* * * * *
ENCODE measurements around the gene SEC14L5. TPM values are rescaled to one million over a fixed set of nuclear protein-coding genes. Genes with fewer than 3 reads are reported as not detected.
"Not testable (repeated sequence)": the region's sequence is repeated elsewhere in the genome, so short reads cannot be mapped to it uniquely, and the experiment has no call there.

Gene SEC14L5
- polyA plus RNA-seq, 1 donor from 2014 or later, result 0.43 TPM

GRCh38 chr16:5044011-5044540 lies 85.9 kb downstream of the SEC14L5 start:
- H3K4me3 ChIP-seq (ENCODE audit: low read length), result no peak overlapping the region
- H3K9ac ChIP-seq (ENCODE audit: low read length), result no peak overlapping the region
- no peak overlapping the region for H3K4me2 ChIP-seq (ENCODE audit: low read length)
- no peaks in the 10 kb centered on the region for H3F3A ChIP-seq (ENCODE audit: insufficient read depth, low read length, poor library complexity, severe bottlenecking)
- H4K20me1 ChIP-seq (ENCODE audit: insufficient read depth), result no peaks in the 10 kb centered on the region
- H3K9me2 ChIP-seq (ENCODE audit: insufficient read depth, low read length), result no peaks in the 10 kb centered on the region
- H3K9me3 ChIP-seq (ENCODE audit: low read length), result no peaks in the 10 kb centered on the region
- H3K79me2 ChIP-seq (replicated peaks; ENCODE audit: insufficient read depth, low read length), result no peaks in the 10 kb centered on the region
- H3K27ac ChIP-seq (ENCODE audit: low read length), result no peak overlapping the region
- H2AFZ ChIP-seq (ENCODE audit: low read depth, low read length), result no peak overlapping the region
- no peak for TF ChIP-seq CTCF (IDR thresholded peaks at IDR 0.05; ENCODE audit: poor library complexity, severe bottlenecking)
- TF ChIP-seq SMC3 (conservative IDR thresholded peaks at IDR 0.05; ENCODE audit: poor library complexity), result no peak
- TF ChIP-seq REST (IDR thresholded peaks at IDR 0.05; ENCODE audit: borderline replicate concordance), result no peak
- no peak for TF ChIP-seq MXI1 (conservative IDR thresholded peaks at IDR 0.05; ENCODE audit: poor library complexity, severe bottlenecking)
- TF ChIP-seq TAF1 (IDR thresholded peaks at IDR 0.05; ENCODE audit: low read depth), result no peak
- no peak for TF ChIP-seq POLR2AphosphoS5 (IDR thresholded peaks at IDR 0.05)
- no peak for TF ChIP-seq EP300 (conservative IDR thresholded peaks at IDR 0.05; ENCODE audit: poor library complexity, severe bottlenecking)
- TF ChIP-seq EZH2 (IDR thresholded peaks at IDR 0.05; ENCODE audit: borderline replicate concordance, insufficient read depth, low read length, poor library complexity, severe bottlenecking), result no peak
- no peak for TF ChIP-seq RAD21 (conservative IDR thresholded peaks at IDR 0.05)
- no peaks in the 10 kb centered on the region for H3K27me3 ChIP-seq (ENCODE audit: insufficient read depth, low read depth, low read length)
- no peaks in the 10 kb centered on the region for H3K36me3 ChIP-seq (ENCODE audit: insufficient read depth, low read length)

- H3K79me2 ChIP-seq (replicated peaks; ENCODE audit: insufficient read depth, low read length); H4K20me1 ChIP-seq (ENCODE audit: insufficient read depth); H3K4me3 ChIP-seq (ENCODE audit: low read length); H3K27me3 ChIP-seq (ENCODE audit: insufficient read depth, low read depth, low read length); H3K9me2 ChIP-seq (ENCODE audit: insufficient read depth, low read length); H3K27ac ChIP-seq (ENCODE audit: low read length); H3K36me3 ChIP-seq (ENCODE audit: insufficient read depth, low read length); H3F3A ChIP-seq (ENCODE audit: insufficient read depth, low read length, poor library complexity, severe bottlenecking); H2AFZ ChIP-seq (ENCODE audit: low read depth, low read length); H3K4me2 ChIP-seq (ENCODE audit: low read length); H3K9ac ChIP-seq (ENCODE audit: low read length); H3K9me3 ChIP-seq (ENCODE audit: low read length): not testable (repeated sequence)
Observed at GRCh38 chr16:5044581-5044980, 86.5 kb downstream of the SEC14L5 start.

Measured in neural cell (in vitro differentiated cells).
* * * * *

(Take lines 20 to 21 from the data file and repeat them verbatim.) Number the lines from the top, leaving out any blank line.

- TF ChIP-seq TAF1 (IDR thresholded peaks at IDR 0.05; ENCODE audit: low read depth), result no peak
- no peak for TF ChIP-seq POLR2AphosphoS5 (IDR thresholded peaks at IDR 0.05)